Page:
Thursday, June 21, 2018

How to Manage Redundancy for Pregnant employees and those on Maternity Leave

Pregnant Employees Redundancy

ACAS has been working with the Equality and Human Rights Commission and has issued new guidance on how to manage the redundancies of pregnant employees or those on maternity leave.

The guidance is a great tool for employers who are concerned over the processes necessary to ensure that they treat their employees fairly and legally. It provides a checklist of what needs to be done and when.

The guide highlights the fact that when a woman becomes pregnant and up until the end of her maternity leave she should be afforded special consideration if this is necessary to ensure she is not disadvantaged as a result of being pregnant. If an employer needs to make redundancies and a pregnant woman or one who is currently on maternity leave is included in the pool of those being made redundant then the employer must ask themselves whether or not this is a genuine redundancy situation. Whether or not there are alternative options needs to be considered also. In the usual way the employer is under an obligation to consult with the affected employees and should where possible consider alternative employment.

The employer must be careful to ensure that the selection criteria for redundancy is non-discriminatory. If the reason for choosing to make an employee redundant is in any way linked to their pregnancy then this will be unfair. The guide gives the example of realising that whilst someone is on maternity leave that the business can mange without that particular role. To make that person redundant is likely to be viewed as unlawful discrimination as well as automatic unfair dismissal. The redundancy would not have come about but for the pregnancy. If the business genuinely needed fewer employees then a fair process for deciding who should be made redundant needs to be employed to ensure that no one is disadvantaged.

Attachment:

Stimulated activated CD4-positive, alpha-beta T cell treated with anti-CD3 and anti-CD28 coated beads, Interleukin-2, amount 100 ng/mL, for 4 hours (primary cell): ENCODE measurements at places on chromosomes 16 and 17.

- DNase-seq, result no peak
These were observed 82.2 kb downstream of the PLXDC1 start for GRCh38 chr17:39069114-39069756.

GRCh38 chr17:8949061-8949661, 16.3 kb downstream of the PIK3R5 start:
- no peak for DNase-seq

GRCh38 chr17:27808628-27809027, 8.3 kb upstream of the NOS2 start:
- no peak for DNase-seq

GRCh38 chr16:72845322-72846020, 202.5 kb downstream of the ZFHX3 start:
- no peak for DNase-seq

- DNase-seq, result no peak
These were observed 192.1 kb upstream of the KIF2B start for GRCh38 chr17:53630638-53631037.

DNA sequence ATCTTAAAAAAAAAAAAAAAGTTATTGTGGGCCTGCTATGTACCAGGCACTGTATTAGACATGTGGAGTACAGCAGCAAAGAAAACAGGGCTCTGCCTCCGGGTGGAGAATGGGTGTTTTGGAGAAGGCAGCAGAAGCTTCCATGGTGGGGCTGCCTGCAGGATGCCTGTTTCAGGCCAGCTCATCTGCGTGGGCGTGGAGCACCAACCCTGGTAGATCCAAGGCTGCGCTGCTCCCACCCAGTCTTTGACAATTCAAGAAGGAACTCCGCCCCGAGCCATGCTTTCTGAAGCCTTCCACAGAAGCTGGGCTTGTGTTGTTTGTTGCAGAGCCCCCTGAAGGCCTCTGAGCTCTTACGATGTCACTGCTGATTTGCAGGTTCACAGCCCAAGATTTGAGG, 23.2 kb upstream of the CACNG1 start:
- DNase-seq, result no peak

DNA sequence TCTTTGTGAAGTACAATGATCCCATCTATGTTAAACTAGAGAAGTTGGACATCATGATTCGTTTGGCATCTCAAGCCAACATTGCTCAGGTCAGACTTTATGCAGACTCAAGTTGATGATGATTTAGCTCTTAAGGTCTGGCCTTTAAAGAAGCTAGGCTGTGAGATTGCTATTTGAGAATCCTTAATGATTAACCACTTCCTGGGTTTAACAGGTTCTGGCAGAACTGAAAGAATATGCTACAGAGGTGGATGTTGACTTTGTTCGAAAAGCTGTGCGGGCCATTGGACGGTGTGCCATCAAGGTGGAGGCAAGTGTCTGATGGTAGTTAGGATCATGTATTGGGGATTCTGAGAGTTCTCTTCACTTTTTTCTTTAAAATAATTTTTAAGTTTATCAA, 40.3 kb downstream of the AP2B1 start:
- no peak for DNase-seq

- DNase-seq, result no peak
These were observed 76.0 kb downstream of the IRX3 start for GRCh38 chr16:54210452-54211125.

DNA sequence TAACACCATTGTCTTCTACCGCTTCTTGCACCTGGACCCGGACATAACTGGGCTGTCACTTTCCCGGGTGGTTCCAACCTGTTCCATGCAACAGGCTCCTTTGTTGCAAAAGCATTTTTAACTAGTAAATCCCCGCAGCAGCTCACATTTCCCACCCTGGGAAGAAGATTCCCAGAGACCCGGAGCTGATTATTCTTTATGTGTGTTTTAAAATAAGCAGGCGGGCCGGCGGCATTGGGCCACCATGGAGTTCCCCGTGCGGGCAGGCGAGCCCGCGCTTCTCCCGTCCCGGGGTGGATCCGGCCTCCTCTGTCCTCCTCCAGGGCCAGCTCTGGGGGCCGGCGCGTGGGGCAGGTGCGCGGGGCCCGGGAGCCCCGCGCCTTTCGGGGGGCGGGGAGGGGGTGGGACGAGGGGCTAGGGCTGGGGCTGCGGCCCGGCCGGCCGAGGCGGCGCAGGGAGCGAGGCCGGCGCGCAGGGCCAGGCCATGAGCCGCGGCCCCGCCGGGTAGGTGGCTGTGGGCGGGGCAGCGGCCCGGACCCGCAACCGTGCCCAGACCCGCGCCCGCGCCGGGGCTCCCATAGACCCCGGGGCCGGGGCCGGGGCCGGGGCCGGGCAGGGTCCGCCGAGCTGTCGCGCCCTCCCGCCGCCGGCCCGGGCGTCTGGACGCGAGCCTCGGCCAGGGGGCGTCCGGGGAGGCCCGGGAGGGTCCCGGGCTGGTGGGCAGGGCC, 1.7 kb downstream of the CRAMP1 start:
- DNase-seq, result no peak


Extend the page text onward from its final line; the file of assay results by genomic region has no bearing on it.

The same considerations for deciding on who should be made redundant need to be applied, however, if for example, one of the criterions used is attendance, then a pregnant woman's attendance should be viewed in consideration of her pregnancy. In short the pregnancy can not disadvantage her. However, although consideration does need to be had to women who are pregnant or on maternity leave, that consideration should not go beyond what would be necessary to ensure the pregnancy does not cause her a disadvantage. Others in the redundancy process should not be prejudiced as a result. This means that employers should not fear being discriminatory and therefore ignore all the negatives associated with an employee simply because she has been pregnant. Care must be given as to whether or not all the failings are a direct result of the pregnancy or not.

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